Further details below that may be of interest are repeated straight from the company announcement

Core R&D cash spend increased modestly to £1,108m; good progress on electrical strategy including acquisition of Siemens’ eAircraft business and strengthening of hybrid capabilities in Power Systems; small modular reactor (SMR) development progressing following UK Government matched funding; investment in future opportunities in Defence (Tempest, Future Vertical Lift, B-52)

Net cash excluding lease liabilities improved to £1,361m (2018: £840m); gross debt £1.1bn lower.


Civil Aerospace: record 510 widebody engines delivered; further progress in reducing average widebody OE loss, down 14% to £1.2m; 6% growth in large engine installed fleet to 5,029 with engine flying hour growth of 7%. Widebody market share of 64% achieved on new orders in 2019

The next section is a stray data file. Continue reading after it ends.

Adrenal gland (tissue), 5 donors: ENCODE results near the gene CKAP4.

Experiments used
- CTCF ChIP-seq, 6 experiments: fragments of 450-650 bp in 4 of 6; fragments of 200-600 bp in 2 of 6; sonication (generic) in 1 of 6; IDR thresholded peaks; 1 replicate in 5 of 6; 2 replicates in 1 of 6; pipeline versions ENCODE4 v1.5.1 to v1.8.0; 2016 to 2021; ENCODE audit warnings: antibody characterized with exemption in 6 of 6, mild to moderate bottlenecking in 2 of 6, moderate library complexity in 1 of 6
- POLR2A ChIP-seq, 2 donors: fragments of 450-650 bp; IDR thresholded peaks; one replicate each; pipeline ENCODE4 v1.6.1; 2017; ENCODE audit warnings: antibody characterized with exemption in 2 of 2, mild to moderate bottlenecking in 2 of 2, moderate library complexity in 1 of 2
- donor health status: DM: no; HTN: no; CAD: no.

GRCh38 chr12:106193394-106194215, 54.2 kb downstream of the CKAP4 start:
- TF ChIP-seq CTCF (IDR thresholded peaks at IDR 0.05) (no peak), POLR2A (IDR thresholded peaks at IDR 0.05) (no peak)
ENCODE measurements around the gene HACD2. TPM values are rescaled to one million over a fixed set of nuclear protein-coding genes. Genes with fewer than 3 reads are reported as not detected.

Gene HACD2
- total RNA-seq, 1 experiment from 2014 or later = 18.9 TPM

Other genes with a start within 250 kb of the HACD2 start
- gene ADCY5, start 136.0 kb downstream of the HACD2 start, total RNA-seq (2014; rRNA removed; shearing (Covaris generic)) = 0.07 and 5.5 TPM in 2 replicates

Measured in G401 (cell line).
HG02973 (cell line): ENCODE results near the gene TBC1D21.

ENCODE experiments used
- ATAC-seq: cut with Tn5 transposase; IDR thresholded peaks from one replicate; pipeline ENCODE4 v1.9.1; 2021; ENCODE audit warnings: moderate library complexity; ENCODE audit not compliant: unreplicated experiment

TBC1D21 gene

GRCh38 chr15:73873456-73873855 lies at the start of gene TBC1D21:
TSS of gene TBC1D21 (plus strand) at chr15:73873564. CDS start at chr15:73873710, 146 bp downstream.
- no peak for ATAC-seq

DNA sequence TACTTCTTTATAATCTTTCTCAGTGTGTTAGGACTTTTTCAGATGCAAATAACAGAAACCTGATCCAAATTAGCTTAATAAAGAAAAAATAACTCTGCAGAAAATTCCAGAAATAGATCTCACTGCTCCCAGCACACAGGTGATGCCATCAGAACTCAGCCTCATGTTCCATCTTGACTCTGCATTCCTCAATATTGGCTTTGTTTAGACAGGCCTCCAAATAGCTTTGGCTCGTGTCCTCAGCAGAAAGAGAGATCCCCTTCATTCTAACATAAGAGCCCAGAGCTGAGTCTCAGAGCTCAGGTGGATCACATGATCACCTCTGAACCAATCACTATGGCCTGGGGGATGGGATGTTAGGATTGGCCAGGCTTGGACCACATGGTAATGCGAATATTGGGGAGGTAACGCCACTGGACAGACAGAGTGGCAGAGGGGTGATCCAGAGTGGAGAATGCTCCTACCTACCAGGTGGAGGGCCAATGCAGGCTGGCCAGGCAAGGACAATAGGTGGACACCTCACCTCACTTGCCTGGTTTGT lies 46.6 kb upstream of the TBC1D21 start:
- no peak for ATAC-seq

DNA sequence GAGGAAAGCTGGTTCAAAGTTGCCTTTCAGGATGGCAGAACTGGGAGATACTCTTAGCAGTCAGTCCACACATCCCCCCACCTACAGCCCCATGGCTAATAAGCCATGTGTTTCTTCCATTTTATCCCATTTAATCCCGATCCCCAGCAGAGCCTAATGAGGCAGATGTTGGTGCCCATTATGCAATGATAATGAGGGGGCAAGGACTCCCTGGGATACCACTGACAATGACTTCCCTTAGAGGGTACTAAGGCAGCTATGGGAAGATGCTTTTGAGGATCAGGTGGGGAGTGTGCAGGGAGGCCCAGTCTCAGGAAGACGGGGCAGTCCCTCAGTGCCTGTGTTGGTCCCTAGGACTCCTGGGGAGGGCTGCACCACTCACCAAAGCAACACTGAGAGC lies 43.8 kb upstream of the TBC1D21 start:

Power Systems: revenues up 4%; strong power generation growth and market share gains in Asia; increased services penetration; underlying operating profit margin up 90bps to 10.1%

The Rolls-Royce Trent XWB is now the company’s second largest installed flee with leading engines now in their fifth year in service. Fleet leader has flown over 22,000 hours without a shop visit; Trent XWB-84 OE deficit reduced by over 20% in 2019 and remains on track to reach breakeven by the end of 2020.

Trent 1000: roll-out of technical fixes progressing well, further actions underway to reduce customer disruption; in-service cash costs unchanged at £2.4bn across 2017-23. AOG reduction to single-digit by end of Q2 2020, unchanged since November update.